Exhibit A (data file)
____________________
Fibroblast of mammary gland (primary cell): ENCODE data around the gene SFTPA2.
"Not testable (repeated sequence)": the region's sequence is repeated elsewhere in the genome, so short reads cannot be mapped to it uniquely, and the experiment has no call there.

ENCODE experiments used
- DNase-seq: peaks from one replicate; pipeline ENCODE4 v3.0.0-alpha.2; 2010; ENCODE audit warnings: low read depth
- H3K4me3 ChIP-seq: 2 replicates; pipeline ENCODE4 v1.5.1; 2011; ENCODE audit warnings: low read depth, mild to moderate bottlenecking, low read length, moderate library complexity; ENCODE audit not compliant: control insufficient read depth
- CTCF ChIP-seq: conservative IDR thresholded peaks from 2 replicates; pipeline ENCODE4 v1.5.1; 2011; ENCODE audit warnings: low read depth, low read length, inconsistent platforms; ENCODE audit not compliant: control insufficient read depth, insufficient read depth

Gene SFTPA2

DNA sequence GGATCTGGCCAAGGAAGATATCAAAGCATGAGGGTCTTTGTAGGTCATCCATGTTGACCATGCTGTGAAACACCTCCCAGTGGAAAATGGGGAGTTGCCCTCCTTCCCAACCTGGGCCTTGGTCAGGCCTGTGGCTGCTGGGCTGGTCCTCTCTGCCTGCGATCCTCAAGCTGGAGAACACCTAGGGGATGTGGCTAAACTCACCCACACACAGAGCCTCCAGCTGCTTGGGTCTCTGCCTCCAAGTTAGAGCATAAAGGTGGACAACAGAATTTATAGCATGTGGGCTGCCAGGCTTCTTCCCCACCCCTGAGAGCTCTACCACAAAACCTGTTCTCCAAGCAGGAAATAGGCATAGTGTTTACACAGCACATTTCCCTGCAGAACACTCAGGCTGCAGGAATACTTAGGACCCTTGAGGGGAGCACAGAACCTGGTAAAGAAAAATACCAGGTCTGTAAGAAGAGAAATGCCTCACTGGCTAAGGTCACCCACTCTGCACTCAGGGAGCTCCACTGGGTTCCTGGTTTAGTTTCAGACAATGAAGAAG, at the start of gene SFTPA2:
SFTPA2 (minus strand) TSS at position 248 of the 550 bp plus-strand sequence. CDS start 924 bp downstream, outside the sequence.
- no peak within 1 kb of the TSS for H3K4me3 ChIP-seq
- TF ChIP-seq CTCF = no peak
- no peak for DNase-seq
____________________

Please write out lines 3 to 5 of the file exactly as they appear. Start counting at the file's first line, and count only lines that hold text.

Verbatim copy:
ENCODE experiments used
- DNase-seq: peaks from one replicate; pipeline ENCODE4 v3.0.0-alpha.2; 2010; ENCODE audit warnings: low read depth
- H3K4me3 ChIP-seq: 2 replicates; pipeline ENCODE4 v1.5.1; 2011; ENCODE audit warnings: low read depth, mild to moderate bottlenecking, low read length, moderate library complexity; ENCODE audit not compliant: control insufficient read depth